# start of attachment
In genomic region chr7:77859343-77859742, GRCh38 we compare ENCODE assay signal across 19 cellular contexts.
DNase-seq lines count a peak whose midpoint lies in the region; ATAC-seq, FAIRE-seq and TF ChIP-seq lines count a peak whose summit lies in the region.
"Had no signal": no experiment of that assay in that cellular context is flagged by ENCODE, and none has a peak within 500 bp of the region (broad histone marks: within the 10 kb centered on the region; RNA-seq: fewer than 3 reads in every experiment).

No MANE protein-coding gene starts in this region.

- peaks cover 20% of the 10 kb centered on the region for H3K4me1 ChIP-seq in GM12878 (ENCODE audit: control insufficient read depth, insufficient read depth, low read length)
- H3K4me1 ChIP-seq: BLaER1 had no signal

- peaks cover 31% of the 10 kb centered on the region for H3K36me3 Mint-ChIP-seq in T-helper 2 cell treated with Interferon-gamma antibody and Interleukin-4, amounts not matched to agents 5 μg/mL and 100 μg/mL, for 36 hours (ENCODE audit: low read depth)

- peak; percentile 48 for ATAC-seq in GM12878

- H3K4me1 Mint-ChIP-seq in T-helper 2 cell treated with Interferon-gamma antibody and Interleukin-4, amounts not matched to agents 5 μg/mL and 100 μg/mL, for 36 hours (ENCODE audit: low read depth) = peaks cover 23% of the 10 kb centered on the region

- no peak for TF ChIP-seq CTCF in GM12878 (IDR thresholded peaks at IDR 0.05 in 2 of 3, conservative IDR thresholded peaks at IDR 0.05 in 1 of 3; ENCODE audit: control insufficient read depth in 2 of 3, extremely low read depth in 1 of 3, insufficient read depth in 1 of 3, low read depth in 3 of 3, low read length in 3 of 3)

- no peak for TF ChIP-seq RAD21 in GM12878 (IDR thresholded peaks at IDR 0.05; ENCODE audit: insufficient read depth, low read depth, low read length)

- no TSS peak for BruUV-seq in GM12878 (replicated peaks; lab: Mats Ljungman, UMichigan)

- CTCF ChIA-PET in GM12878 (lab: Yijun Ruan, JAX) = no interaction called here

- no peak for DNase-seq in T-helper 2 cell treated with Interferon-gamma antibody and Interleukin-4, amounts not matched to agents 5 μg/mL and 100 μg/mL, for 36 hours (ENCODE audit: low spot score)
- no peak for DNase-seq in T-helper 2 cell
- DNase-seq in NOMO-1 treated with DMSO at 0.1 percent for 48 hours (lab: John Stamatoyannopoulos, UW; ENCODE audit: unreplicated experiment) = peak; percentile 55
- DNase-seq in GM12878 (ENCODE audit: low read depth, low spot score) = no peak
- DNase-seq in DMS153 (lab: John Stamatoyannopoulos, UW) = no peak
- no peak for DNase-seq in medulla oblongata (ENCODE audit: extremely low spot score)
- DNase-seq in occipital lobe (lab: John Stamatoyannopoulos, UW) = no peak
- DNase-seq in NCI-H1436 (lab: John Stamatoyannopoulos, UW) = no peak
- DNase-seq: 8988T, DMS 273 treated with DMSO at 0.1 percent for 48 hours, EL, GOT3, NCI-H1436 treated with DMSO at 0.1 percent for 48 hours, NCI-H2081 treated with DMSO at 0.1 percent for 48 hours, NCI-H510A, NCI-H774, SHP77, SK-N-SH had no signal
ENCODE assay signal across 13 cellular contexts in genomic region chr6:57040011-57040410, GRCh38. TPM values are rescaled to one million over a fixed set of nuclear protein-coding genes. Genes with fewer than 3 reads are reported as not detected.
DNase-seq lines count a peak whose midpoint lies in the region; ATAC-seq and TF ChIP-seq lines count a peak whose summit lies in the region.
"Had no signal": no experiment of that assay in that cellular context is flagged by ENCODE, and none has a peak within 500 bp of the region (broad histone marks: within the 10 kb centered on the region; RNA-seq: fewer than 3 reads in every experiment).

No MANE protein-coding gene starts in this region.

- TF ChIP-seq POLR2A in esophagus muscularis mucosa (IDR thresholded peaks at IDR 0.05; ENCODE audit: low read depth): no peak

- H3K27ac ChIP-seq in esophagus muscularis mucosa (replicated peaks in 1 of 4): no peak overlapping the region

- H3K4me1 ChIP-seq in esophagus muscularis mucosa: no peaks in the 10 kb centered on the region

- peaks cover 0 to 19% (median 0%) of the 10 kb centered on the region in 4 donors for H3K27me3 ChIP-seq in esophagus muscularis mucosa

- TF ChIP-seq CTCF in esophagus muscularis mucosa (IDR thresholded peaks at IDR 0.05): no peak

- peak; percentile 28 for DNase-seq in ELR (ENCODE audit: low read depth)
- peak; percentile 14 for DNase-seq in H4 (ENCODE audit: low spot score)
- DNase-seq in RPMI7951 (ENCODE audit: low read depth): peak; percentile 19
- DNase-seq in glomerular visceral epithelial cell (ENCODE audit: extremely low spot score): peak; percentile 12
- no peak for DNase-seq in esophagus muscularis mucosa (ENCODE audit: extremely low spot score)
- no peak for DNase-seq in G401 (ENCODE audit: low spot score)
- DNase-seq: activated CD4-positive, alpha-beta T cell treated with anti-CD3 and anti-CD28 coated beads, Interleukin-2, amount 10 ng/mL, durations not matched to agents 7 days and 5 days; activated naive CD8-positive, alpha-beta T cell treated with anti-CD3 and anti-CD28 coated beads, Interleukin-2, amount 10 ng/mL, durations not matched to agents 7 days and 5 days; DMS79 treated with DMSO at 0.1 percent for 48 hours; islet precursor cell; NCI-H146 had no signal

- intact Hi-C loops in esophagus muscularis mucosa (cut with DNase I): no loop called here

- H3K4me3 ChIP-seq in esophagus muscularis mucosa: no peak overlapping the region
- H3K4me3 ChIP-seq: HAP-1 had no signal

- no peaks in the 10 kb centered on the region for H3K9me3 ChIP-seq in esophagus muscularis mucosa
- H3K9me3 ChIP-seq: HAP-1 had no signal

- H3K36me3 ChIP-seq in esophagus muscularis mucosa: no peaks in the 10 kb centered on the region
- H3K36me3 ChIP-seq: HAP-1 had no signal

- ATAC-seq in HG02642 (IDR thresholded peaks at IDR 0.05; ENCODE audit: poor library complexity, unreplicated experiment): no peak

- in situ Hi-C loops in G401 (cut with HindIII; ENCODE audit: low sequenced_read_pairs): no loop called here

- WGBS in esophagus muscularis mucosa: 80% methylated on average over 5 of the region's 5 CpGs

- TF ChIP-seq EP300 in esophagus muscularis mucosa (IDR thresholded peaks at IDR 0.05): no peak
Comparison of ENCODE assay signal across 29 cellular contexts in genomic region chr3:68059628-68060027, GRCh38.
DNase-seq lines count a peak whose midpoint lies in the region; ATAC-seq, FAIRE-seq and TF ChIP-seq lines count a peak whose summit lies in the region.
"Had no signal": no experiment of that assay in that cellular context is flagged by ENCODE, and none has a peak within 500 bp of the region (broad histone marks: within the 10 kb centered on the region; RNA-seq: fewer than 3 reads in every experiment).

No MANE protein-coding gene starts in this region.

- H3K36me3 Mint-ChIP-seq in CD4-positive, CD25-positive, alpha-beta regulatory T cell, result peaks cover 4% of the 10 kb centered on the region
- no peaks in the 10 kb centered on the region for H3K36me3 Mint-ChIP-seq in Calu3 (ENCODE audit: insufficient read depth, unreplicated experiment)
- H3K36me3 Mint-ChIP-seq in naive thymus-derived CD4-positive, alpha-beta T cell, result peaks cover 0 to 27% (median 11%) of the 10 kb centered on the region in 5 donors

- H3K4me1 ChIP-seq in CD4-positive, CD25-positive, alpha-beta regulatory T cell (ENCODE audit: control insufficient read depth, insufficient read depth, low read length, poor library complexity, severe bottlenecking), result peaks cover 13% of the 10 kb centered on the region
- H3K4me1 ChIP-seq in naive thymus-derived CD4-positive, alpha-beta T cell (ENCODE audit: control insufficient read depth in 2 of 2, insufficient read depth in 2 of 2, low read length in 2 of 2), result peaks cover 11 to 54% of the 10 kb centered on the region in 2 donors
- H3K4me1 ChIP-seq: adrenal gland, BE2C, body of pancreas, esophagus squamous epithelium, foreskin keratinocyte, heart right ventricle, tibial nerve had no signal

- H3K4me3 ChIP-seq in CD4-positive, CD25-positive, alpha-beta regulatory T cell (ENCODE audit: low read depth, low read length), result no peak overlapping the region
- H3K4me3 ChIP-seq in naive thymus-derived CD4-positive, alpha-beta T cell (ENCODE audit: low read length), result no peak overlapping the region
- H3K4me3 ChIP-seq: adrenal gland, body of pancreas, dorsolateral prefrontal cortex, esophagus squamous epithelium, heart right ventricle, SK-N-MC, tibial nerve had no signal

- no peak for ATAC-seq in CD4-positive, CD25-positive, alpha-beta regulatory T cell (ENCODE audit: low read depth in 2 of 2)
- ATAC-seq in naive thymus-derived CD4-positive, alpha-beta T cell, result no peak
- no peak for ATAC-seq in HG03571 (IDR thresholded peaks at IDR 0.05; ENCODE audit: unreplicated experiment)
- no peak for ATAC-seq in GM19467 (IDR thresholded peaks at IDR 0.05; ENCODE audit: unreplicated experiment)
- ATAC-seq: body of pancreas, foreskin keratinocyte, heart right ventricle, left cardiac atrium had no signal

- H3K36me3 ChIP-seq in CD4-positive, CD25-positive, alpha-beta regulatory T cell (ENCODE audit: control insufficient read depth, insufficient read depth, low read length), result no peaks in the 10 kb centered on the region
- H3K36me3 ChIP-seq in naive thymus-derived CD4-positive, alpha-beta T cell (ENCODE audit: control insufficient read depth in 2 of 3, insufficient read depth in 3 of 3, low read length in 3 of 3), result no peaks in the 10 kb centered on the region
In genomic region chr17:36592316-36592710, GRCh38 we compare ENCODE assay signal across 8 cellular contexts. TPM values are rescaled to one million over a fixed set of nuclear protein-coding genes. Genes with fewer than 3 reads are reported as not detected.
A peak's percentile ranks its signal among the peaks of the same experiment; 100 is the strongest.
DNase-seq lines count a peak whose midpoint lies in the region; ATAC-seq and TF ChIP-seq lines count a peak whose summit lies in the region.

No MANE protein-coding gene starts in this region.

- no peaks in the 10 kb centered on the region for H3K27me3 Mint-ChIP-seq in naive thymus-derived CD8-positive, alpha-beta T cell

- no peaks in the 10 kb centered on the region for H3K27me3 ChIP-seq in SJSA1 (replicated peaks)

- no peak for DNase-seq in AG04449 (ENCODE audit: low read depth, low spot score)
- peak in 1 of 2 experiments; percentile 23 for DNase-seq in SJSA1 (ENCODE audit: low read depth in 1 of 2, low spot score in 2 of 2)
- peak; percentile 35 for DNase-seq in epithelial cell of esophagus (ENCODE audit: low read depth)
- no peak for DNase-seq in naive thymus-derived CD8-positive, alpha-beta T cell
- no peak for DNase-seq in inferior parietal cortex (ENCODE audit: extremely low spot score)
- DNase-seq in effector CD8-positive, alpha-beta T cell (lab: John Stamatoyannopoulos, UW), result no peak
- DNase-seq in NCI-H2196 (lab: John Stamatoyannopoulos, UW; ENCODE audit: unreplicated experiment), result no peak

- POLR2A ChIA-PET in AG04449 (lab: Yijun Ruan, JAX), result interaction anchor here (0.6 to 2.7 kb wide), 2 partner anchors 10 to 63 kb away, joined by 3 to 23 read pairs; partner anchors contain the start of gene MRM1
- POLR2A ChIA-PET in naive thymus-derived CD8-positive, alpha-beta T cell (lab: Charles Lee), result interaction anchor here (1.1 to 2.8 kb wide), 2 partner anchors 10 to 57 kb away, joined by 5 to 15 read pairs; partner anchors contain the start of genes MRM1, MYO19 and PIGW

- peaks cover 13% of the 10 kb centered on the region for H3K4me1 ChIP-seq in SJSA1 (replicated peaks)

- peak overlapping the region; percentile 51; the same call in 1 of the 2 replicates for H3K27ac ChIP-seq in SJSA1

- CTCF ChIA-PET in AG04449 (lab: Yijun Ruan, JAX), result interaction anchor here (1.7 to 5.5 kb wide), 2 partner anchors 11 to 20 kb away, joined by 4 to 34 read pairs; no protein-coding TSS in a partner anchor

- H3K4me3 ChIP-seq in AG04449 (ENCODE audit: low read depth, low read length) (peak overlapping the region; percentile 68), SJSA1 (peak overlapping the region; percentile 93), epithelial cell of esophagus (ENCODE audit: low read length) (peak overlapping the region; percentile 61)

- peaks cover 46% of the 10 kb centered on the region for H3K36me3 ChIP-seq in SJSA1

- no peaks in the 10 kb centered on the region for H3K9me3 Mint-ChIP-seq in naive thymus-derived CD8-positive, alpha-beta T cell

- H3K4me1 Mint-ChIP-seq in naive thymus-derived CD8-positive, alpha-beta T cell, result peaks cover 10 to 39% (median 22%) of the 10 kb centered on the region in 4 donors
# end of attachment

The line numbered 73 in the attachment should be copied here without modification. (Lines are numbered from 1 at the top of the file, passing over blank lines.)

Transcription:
No MANE protein-coding gene starts in this region.